The group participating in our tour was small, a.k.a. ideal - there were about 10 of us from mainly European countries, which left plenty of space for everyone to get involved and do their wok-wielding. The local guides and chefs were hilarious and really seemed to love their job. They were also very helpful in taking over when our amateur arms turned to jello after ten minutes of mashing up our spice mix with mixed results (haha). It was really fun talking to Osol - I had lots of questions for him about the Balinese family structure (I love that so many cultures in Asia emphasize the importance of the extended family) and about his favorite foods and what he does in his free time. What a cool way to get an inside scoop on life in Bali.

A True Cultural Immersion - The Essence of Responsible Travel

All in all, the cooking class was the perfect way to step away from the cutesy, picture-perfect vegan cafes and surfer beach-town culture that is rampant in Canggu and get down on the farm with an experience that left me feeling happy, full, and excited to get back to my own kitchen and give these dishes a whirl (they did let us leave with the cookbook and a souvenir apron). The cooking class was a true cultural experience and a way to treat yourself to a luscious local meal or two, and it’s a way to give back to the local economy in a non-consumerist or environmentally-degrading way. The whole day just oozes with meaningfulness, you know what I’m saying? Different than hitting up the Westernized burger joint on the street corner and grabbing some Bintangs. Ditch that for the day and go say hi to my friends at Pemulan Bali Farm Cooking School. They have stellar TripAdvisor reviews too if you’re into that.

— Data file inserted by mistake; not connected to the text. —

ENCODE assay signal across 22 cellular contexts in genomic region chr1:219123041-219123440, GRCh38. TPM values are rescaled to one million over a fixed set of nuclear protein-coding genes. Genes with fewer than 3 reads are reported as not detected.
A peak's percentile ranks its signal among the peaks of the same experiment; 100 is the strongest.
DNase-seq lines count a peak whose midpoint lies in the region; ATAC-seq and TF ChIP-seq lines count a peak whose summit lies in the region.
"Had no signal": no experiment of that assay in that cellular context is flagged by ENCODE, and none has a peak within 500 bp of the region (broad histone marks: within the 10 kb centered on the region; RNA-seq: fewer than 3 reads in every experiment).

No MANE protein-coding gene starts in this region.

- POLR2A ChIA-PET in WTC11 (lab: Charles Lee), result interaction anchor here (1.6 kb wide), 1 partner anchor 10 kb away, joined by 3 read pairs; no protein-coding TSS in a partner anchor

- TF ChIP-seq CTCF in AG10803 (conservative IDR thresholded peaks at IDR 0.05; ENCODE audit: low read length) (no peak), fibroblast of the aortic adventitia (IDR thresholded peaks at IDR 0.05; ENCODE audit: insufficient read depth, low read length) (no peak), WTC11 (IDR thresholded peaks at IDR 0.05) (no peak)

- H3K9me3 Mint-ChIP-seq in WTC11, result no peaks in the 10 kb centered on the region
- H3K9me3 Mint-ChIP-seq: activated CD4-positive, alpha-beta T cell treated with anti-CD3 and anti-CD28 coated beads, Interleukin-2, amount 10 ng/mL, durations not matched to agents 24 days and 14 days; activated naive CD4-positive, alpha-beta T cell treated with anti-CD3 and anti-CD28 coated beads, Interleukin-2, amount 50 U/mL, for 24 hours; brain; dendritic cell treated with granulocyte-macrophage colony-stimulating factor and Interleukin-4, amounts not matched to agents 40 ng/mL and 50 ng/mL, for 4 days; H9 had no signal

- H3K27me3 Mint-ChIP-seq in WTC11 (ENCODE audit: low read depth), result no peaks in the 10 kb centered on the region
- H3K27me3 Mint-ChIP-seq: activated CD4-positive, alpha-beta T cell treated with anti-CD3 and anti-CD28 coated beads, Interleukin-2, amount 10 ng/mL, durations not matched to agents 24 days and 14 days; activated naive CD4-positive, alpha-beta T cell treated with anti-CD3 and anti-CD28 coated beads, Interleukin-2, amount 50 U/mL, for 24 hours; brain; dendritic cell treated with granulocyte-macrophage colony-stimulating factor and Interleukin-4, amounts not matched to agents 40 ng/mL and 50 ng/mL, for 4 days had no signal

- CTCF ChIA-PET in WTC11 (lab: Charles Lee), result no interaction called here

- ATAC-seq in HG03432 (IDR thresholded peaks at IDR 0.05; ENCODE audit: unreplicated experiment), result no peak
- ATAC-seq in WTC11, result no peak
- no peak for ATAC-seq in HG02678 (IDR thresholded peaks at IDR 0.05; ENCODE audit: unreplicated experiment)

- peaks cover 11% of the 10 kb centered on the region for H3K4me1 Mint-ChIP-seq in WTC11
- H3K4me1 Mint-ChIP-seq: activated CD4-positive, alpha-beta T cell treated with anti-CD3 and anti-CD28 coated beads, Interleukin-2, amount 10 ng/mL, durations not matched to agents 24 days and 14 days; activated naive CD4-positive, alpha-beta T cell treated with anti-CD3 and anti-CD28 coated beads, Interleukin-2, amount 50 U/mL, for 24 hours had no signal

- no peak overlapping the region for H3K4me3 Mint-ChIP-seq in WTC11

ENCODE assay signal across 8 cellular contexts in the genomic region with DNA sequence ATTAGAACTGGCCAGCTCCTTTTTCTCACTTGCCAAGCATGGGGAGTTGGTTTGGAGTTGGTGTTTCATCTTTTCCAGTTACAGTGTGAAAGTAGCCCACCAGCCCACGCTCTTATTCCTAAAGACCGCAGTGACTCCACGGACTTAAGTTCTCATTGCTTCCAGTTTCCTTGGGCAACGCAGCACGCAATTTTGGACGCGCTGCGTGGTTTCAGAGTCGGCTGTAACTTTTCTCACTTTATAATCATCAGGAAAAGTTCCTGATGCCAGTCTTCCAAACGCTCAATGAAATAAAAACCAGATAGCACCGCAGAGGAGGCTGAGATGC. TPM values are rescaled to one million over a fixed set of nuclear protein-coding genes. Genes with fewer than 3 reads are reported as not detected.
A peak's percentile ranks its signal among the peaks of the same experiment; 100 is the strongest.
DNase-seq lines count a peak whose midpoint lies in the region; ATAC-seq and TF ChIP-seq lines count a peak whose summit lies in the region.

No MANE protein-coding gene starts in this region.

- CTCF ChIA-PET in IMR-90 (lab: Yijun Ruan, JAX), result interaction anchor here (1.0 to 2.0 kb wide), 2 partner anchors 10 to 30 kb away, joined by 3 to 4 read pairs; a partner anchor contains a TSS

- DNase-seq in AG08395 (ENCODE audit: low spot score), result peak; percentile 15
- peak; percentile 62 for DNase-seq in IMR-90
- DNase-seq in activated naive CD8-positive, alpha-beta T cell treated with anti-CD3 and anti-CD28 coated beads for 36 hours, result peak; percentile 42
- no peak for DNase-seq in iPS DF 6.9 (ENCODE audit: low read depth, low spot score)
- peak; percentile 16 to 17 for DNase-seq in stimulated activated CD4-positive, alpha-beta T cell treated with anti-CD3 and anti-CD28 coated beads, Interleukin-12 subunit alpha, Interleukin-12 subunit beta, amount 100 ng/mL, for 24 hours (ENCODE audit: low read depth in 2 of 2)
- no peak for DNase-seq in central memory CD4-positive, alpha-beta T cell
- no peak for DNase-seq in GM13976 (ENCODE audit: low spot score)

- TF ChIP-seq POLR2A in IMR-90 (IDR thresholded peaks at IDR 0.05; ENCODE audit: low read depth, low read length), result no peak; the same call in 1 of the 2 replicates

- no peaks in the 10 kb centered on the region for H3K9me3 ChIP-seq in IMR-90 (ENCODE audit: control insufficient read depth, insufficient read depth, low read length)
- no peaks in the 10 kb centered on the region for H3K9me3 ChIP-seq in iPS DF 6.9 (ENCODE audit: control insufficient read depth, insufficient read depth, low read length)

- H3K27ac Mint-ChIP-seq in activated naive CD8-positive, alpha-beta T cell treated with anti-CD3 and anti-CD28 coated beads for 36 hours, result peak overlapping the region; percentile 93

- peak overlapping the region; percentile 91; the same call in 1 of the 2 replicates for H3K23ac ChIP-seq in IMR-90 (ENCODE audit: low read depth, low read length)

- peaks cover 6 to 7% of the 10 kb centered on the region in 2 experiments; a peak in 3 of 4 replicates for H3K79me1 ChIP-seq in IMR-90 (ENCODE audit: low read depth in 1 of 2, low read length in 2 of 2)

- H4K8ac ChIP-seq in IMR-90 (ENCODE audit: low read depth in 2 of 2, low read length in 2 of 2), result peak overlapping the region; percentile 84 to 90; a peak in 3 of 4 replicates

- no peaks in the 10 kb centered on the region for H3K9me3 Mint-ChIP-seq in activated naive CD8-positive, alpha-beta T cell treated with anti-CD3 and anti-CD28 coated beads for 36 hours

Travel is way better when you feel good about it. So keep following along with my hiccups and successes in the world of eco-travel to find that balance between mindfulness and exploration.

What’s Coming Up Next?

That was Part 2 of the series. You’ve gotten an introduction to what I look for in meaningful travel experiences and heard about one of my favorite ways to partake in ethical travel - cooking up a storm. Next up - my day trip to Lady Elliot Island. Get excited to hear about some turtle and manta friends.

P.S. Here’s one of my favorite food blogger’s spin on Gado Gado, one of the Indonesian dishes we made. I’m obsessed with it, mainly because of the peanut sauce, which is the perfect excuse to eat peanut butter for dinner.

pin for later

 We’re exploring what it means to travel mindfully in a new series on the blog. Come join me as I try and be as eco-friendly and responsible as I can whilst exploring this world!

We’re exploring what it means to travel mindfully in a new series on the blog. Come join me as I try and be as eco-friendly and responsible as I can whilst exploring this world!


Balinese Cooking School